Monday, March 22, 2004

I know the second verse of Dixie. By cosmic chance in the space time continuum, I was born in Dublin, Georgia. I will always have sand between my toes and cornbread in my memories. I have picked cotton on my Grampa's farm. Didn't like it much. They have machines to do that now and Grampa's farm got bought for nothing from my Gramma after he died way too young from lung cancer. He was 56 and a heavy smoker. Gramma wasn't. She died in her nineties but her lights dimmed ten years earlier from Alzheimer's. A big timber company wound up with the farm. It got clearcut and grows pine trees now.

When I was nine or ten, Grampa was driving my brother and I around the "back" of the farm... He called the part of his farm that he hunted on, the "Back" because it was swampy and lay along the Oconee River in Laurens County. It was back behind the part where he grew corn and beans and cotton. His farm was about 500 acres and in those days farmers left as much of their land as they could alone. This way they could hunt things. On the farm part of the farm, he also had cows, but what I remember most that he grew was watermelon. That day he was driving two of his grandkids around and showing off his farm to us, you know, the "back" part.

I think this made for a fine day for Grampa. At that point in his life he was not yet fifty and had six surviving children who in turn had yielded him nine grandchildren. Grampa was doing allright in the "eat, survive, reproduce" sense.

Thinking back to Grampa's big belly, I think he was especially good at the eating part, even though he only had about a third of his teeth left by then. Breakfast at Grampa's house usually involved extremely well ripened cantaloupe and streak o' lean. I have tried to over come many prejudices in my life, but the most unyielding one is my hatred of cantaloupe. It is a personal failing I have decided to live with. I cannot get over the smell which sends me hurtling back to my Grandparents dining table where I would sit eye level to my plate, and stare at the beautifully presented slice of musk melon ripened to near stinking mush. The assault on my childhood heightened olfactory sense was intensified by the adult's command, "You have to eat your vegetable before you can have anything else." I never, ever, ate one of the damned things! Grampa never gave in and neither did I. He would eventually get tired of trying to convince me that I wouldn't grow very tall if I didn't eat my cantaloupe and go on about his day. I think if he had been taller that 5'5" it would have helped his case. Gramma would give me an egg after he left.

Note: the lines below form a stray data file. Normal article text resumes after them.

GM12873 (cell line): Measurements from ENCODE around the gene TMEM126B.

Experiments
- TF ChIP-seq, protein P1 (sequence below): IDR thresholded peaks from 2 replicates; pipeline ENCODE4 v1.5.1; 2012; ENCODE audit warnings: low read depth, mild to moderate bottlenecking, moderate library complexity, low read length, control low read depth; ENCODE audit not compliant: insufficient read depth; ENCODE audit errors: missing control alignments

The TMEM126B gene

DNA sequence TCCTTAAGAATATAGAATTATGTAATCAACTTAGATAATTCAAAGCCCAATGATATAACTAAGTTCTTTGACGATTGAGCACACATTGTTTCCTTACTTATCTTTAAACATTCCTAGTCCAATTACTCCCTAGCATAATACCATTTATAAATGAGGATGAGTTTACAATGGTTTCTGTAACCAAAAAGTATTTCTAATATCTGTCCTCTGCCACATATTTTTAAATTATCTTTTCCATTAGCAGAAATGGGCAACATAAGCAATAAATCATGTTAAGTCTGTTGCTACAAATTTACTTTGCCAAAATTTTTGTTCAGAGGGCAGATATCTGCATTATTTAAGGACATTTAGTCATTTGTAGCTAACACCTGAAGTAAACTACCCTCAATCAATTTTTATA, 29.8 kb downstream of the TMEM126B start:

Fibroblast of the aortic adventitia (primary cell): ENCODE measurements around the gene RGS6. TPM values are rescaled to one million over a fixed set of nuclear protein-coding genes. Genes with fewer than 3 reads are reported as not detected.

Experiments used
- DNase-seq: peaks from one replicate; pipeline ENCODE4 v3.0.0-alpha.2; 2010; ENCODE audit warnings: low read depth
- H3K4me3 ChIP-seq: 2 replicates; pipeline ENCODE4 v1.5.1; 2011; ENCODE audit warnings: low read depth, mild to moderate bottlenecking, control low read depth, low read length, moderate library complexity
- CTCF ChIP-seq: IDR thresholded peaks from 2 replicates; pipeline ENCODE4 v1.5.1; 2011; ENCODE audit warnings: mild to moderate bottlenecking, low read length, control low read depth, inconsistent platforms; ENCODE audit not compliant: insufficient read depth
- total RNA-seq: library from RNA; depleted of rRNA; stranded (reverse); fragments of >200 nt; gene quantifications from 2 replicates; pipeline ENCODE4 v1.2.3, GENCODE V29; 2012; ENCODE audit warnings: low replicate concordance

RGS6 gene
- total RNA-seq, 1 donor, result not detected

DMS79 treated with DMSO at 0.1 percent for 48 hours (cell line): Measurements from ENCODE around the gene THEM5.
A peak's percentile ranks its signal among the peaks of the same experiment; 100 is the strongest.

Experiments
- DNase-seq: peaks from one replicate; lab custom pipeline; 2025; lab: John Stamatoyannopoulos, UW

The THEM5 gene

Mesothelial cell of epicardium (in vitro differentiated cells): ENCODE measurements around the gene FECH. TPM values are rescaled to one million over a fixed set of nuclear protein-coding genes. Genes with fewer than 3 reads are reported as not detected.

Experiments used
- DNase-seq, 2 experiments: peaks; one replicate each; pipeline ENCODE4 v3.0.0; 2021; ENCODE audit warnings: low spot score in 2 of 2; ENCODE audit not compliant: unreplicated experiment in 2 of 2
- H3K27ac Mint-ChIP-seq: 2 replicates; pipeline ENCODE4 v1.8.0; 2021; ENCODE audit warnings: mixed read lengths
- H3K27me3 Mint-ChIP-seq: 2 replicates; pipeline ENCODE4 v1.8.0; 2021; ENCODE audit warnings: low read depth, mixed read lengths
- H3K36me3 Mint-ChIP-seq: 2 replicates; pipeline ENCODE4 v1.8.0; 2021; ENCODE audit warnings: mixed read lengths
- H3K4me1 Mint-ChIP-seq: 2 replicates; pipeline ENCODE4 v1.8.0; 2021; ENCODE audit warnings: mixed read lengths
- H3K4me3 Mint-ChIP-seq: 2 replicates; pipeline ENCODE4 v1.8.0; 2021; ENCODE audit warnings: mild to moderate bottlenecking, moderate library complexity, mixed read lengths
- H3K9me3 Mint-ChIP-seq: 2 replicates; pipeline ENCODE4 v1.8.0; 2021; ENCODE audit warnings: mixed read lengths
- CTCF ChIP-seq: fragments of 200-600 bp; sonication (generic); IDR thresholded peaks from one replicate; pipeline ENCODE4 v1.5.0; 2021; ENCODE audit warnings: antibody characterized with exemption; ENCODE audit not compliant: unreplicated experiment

So there was Grampa driving us down the sand road on the back of the farm and, as we round a curve, an animal is standing in the road. My brother saw it first but we all got a good look at it. I remember thinking at first that it must be somebody's hound dog, but it didn't look quite right. It had a huge tail from a dog perspective. In the late morning sun it looked dark colored. Grampa immediately stopped the car, got out, and took his shotgun out of the trunk. The animal loped down the road for a hundred yards or so and cut left into the woods. It didn't seem like it was in too much of a hurry. The beast just didn't like being in the same place we were and decided to leave. Setting the shotgun at the ready beside him, Grampa started the car down the road to where the animal had turned into the woods. I think Grampa did a lot of driving around with the shotgun alongside his right leg because he seemed real comfortable with it. "Stay in the car," Grampa told us as he took the gun and got out. We sat there about two seconds before we jumped out and ran right up behind him. He smiled at us even though we had disobeyed a direct order. I remember wondering why, since he was a fairly stern man, but I understand now, as I look for evidence of independence and bravery in my own two kids.